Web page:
Investigation of Blast–related Fluid Cavitation using a Novel Polymeric Hopkinson Bar–Confinement Chamber Apparatus
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Mild Traumatic Brain Injury (mTBI) associated with blast exposure has become an increasing issue in military conflicts, with the most common exposure being improvised explosive devices. Exposure to blast accounted for 81% of all casualties reported for Operation Enduring Freedom and Operation Iraqi Freedom combined. It has been identified as the ‘signature injury’ of the military conflicts in Iraq and Afghanistan, and has been reported to be strongly associated with higher rates of Post–Traumatic Stress Disorder (PTSD), depression, and physical health problems than with other injuries . An observation common to most head blast exposure studies is the negative intracranial pressure occurring at the opposite site of initial blast wave transmission. This observation resulted in the hypothesis of intracranial cavitation of cerebrospinal fluid (CSF), due to the negative pressures generated, as a potential brain injury mechanism. The purpose of this work was to develop an apparatus that generates controlled localized cavitation with similar loading encountered in head blast exposure to measure the cavitation pressure thresholds of fluids. Existing dynamic methods of generating cavitation presented limited loading capabilities, boundaries, and were not suitable for testing of biological fluids, such as CSF. Three iterations of the apparatus were developed, and the limitations identified were, potential cavitation nuclei and leakage at the seals and pressure gauge, variability in generated loading, and generation of diffuse cavitation. Due to the nuclei from the pressure gauge implementation, a validated numerical model of the apparatus was used to predict the negative fluid pressure in the chamber. The final proposed design for the apparatus incorporated a novel closed cavitation chamber to generate localized cavitation resulting from a reflected compression pulse, which was generated by a spherical steel striker and Polymethyl methacrylate (PMMA) incident bar. Numerical models were developed and validated to model the PMMA incident bar with and without the PMMA chamber using 24 independent tests for strain and end velocity using iv varying striker geometry (cross–correlation: 0.970–0.997). Additionally, the numerical model of the apparatus including the chamber was developed and validated with 27 independent tests for strain and chamber end surface velocity (cross–correlation: 0.921). Cavitation tests on distilled water were performed and a 50% probability of cavitation was measured at a negative pressure of 3.39 MPa ±2%, comparable to values found in the literature. Analysis of the experimental and numerical result trends demonstrated comparable chamber strain (R2: 0.875) and chamber end surface velocity (R2: 0.992). The predicted fluid pressures from the model were verified with a first–order approximation showing good agreement (R2: 0.892). This novel apparatus, incorporating a closed confinement chamber integrated with a polymeric SHPB apparatus, was able to create localized fluid cavitation using a reflected compression wave, with loading comparable to blast exposure. Future studies will investigate the measurement of CSF cavitation pressure and incorporation of the results in computational head-blast models.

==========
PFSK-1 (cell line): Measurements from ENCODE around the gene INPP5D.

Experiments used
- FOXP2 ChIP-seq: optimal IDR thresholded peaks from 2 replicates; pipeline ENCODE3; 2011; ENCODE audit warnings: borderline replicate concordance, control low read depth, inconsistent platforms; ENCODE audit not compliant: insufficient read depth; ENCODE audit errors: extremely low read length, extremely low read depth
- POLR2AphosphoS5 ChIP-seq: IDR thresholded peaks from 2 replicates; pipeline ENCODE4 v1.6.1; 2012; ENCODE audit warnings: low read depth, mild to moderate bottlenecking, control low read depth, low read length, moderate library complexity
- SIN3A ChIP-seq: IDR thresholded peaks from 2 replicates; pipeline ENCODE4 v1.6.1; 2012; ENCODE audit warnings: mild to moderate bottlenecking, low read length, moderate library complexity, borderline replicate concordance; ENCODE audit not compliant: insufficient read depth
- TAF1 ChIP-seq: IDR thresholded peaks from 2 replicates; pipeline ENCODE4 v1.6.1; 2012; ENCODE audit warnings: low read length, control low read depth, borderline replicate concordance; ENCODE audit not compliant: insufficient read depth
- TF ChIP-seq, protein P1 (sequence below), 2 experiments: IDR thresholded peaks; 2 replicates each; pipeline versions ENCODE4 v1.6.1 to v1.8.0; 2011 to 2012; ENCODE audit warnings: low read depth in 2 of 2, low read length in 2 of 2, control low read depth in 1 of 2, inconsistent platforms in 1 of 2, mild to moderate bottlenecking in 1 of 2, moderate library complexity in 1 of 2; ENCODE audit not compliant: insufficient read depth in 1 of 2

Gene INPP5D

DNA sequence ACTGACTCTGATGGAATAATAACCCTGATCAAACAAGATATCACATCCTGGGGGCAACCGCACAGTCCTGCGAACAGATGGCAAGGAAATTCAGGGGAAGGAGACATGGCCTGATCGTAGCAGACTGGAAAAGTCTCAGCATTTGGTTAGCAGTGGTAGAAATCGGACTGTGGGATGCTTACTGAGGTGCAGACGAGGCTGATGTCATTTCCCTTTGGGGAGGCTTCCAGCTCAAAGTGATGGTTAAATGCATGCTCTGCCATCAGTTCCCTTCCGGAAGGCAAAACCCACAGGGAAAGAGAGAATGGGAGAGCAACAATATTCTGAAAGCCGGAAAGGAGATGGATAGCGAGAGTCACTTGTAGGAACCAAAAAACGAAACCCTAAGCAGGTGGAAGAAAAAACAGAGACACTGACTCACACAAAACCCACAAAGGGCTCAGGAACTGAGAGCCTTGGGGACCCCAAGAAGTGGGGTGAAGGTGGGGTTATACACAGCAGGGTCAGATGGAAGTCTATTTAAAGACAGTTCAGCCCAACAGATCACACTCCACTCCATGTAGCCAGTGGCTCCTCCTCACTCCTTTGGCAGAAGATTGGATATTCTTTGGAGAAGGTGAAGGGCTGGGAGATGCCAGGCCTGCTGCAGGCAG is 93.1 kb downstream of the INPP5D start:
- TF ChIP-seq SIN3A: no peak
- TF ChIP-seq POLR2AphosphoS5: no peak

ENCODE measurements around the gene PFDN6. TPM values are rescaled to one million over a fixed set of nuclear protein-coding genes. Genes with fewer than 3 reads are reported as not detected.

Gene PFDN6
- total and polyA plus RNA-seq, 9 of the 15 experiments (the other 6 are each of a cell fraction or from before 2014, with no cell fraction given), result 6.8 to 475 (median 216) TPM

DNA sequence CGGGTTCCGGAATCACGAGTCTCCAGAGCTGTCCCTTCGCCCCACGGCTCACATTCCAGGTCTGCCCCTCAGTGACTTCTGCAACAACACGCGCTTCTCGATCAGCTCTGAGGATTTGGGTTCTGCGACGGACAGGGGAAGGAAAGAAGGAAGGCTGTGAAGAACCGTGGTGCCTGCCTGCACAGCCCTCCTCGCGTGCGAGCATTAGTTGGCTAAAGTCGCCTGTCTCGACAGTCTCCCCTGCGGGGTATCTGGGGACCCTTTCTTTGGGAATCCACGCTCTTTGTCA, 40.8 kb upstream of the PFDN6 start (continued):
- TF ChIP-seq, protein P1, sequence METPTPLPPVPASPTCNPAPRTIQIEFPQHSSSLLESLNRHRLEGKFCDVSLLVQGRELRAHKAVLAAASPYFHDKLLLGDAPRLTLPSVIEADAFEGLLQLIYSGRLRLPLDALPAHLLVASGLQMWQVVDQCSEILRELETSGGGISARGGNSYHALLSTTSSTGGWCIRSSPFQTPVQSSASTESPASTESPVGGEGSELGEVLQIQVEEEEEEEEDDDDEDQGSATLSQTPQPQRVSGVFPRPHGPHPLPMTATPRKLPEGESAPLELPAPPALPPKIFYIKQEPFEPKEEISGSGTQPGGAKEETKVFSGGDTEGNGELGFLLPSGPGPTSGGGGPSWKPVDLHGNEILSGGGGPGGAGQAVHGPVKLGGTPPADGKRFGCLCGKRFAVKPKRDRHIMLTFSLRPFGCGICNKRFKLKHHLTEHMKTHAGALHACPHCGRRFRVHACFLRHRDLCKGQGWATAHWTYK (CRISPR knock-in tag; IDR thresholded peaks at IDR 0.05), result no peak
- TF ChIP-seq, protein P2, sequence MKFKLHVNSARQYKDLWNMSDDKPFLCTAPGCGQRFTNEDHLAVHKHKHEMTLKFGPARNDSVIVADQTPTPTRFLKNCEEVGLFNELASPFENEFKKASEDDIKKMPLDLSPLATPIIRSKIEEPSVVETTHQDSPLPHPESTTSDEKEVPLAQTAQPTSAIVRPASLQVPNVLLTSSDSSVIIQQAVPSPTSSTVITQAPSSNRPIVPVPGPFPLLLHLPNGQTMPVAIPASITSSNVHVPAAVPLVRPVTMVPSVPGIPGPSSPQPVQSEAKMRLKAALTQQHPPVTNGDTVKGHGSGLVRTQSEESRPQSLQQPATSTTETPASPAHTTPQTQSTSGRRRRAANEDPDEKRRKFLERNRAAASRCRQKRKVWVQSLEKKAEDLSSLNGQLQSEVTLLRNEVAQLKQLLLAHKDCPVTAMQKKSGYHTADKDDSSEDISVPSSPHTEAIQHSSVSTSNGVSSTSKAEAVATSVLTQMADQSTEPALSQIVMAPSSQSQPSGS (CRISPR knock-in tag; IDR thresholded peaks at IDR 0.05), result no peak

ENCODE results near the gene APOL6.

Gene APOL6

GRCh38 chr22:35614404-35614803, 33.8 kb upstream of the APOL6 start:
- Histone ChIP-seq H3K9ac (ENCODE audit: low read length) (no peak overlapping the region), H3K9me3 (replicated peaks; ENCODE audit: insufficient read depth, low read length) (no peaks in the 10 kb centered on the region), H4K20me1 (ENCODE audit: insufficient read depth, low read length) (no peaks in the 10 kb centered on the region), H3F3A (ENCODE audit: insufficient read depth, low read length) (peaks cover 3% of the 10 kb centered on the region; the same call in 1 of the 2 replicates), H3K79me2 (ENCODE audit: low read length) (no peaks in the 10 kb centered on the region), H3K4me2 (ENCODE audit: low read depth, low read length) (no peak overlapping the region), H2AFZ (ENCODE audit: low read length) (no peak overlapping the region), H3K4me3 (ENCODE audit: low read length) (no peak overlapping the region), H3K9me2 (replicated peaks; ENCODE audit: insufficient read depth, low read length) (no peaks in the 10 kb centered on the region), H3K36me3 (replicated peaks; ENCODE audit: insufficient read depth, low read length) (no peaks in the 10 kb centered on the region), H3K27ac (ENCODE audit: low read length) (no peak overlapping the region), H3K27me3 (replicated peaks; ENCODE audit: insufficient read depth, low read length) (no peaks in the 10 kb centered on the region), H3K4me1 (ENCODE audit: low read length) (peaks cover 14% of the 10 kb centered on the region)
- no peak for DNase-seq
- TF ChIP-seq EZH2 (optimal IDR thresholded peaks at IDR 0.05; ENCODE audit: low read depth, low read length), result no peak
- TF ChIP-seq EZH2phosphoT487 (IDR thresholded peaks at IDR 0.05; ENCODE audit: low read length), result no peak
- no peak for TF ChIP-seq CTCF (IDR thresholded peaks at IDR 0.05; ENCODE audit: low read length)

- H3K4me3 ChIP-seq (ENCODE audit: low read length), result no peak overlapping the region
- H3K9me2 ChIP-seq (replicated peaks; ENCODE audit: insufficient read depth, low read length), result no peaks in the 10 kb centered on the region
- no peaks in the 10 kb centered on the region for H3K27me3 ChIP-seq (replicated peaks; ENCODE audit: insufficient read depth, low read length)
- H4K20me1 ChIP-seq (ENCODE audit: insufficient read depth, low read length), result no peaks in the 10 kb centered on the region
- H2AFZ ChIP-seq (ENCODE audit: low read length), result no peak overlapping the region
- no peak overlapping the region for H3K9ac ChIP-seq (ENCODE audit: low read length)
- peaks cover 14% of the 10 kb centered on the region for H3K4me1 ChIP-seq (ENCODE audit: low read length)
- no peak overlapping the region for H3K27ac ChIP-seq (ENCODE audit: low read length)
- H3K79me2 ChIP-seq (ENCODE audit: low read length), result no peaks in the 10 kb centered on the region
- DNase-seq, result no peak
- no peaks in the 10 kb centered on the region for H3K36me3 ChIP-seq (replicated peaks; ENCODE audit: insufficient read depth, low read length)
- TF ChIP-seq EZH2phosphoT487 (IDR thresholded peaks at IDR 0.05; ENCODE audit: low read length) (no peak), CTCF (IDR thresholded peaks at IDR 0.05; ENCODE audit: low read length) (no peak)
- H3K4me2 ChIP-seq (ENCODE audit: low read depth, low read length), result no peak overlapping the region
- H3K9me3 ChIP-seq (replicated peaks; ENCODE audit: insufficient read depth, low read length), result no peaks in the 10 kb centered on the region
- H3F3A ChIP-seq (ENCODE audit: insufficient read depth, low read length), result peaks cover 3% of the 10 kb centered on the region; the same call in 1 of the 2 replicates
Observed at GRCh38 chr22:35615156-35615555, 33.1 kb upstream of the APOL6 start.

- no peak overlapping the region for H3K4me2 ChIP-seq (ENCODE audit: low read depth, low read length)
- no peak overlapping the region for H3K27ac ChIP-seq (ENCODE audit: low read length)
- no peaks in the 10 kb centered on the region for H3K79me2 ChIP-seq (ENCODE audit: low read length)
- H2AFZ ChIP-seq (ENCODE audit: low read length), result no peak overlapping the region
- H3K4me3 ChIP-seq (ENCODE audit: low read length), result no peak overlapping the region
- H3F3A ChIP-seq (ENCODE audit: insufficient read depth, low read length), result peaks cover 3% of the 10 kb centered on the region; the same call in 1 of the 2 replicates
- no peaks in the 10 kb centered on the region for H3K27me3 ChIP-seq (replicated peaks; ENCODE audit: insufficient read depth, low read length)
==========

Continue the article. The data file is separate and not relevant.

Cite this work
Michael Bustamante (2017). Investigation of Blast–related Fluid Cavitation using a Novel Polymeric Hopkinson Bar–Confinement Chamber Apparatus. UWSpace. http://hdl.handle.net/10012/12194